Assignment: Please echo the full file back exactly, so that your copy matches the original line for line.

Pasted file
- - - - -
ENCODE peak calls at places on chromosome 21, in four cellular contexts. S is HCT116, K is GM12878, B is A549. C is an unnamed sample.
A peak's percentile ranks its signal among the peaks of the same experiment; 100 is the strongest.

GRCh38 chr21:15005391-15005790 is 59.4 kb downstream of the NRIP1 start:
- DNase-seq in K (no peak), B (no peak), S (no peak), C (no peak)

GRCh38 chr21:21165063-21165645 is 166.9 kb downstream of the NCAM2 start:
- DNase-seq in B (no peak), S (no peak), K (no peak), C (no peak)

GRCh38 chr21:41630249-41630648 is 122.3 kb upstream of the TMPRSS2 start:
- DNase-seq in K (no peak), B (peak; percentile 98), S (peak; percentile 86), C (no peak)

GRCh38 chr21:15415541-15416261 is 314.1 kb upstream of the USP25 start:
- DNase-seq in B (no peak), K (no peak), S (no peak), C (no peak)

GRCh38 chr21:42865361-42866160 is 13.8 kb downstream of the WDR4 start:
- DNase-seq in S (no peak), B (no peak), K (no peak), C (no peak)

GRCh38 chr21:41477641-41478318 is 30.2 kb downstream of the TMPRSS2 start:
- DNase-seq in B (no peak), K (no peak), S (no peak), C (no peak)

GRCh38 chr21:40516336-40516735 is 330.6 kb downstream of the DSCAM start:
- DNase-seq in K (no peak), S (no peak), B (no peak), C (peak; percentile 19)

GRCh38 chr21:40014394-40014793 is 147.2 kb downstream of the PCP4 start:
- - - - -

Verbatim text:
ENCODE peak calls at places on chromosome 21, in four cellular contexts. S is HCT116, K is GM12878, B is A549. C is an unnamed sample.
A peak's percentile ranks its signal among the peaks of the same experiment; 100 is the strongest.

GRCh38 chr21:15005391-15005790 is 59.4 kb downstream of the NRIP1 start:
- DNase-seq in K (no peak), B (no peak), S (no peak), C (no peak)

GRCh38 chr21:21165063-21165645 is 166.9 kb downstream of the NCAM2 start:
- DNase-seq in B (no peak), S (no peak), K (no peak), C (no peak)

GRCh38 chr21:41630249-41630648 is 122.3 kb upstream of the TMPRSS2 start:
- DNase-seq in K (no peak), B (peak; percentile 98), S (peak; percentile 86), C (no peak)

GRCh38 chr21:15415541-15416261 is 314.1 kb upstream of the USP25 start:
- DNase-seq in B (no peak), K (no peak), S (no peak), C (no peak)

GRCh38 chr21:42865361-42866160 is 13.8 kb downstream of the WDR4 start:
- DNase-seq in S (no peak), B (no peak), K (no peak), C (no peak)

GRCh38 chr21:41477641-41478318 is 30.2 kb downstream of the TMPRSS2 start:
- DNase-seq in B (no peak), K (no peak), S (no peak), C (no peak)

GRCh38 chr21:40516336-40516735 is 330.6 kb downstream of the DSCAM start:
- DNase-seq in K (no peak), S (no peak), B (no peak), C (peak; percentile 19)

GRCh38 chr21:40014394-40014793 is 147.2 kb downstream of the PCP4 start: